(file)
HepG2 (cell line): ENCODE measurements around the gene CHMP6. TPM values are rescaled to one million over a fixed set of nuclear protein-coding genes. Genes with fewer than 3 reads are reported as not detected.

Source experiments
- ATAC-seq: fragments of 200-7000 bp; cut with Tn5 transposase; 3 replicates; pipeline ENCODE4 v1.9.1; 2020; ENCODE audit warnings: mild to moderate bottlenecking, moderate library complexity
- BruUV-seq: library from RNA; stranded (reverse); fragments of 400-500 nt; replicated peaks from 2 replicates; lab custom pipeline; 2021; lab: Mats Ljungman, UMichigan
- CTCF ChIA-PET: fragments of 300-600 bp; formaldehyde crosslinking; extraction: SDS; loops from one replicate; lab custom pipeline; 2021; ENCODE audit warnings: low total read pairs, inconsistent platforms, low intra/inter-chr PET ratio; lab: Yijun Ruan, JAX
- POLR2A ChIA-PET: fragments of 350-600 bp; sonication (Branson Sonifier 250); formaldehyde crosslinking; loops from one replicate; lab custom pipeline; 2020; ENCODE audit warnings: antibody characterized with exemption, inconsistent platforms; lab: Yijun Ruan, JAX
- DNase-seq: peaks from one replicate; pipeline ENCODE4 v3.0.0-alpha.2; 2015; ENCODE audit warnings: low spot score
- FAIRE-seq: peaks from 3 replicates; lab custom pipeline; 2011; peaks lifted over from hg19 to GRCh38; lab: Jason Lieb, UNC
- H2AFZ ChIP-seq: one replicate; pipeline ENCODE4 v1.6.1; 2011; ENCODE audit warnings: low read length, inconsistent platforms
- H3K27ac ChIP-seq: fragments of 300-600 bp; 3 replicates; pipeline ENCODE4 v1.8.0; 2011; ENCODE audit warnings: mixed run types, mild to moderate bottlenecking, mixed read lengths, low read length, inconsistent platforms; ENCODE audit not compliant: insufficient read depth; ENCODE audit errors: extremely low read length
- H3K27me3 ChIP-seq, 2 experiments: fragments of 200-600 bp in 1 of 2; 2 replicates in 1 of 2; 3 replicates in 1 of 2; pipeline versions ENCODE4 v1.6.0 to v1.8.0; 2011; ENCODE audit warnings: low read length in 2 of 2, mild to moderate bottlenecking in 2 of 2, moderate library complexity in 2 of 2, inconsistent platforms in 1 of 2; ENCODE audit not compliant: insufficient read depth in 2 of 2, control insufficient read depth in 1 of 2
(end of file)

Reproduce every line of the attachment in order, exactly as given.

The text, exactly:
HepG2 (cell line): ENCODE measurements around the gene CHMP6. TPM values are rescaled to one million over a fixed set of nuclear protein-coding genes. Genes with fewer than 3 reads are reported as not detected.

Source experiments
- ATAC-seq: fragments of 200-7000 bp; cut with Tn5 transposase; 3 replicates; pipeline ENCODE4 v1.9.1; 2020; ENCODE audit warnings: mild to moderate bottlenecking, moderate library complexity
- BruUV-seq: library from RNA; stranded (reverse); fragments of 400-500 nt; replicated peaks from 2 replicates; lab custom pipeline; 2021; lab: Mats Ljungman, UMichigan
- CTCF ChIA-PET: fragments of 300-600 bp; formaldehyde crosslinking; extraction: SDS; loops from one replicate; lab custom pipeline; 2021; ENCODE audit warnings: low total read pairs, inconsistent platforms, low intra/inter-chr PET ratio; lab: Yijun Ruan, JAX
- POLR2A ChIA-PET: fragments of 350-600 bp; sonication (Branson Sonifier 250); formaldehyde crosslinking; loops from one replicate; lab custom pipeline; 2020; ENCODE audit warnings: antibody characterized with exemption, inconsistent platforms; lab: Yijun Ruan, JAX
- DNase-seq: peaks from one replicate; pipeline ENCODE4 v3.0.0-alpha.2; 2015; ENCODE audit warnings: low spot score
- FAIRE-seq: peaks from 3 replicates; lab custom pipeline; 2011; peaks lifted over from hg19 to GRCh38; lab: Jason Lieb, UNC
- H2AFZ ChIP-seq: one replicate; pipeline ENCODE4 v1.6.1; 2011; ENCODE audit warnings: low read length, inconsistent platforms
- H3K27ac ChIP-seq: fragments of 300-600 bp; 3 replicates; pipeline ENCODE4 v1.8.0; 2011; ENCODE audit warnings: mixed run types, mild to moderate bottlenecking, mixed read lengths, low read length, inconsistent platforms; ENCODE audit not compliant: insufficient read depth; ENCODE audit errors: extremely low read length
- H3K27me3 ChIP-seq, 2 experiments: fragments of 200-600 bp in 1 of 2; 2 replicates in 1 of 2; 3 replicates in 1 of 2; pipeline versions ENCODE4 v1.6.0 to v1.8.0; 2011; ENCODE audit warnings: low read length in 2 of 2, mild to moderate bottlenecking in 2 of 2, moderate library complexity in 2 of 2, inconsistent platforms in 1 of 2; ENCODE audit not compliant: insufficient read depth in 2 of 2, control insufficient read depth in 1 of 2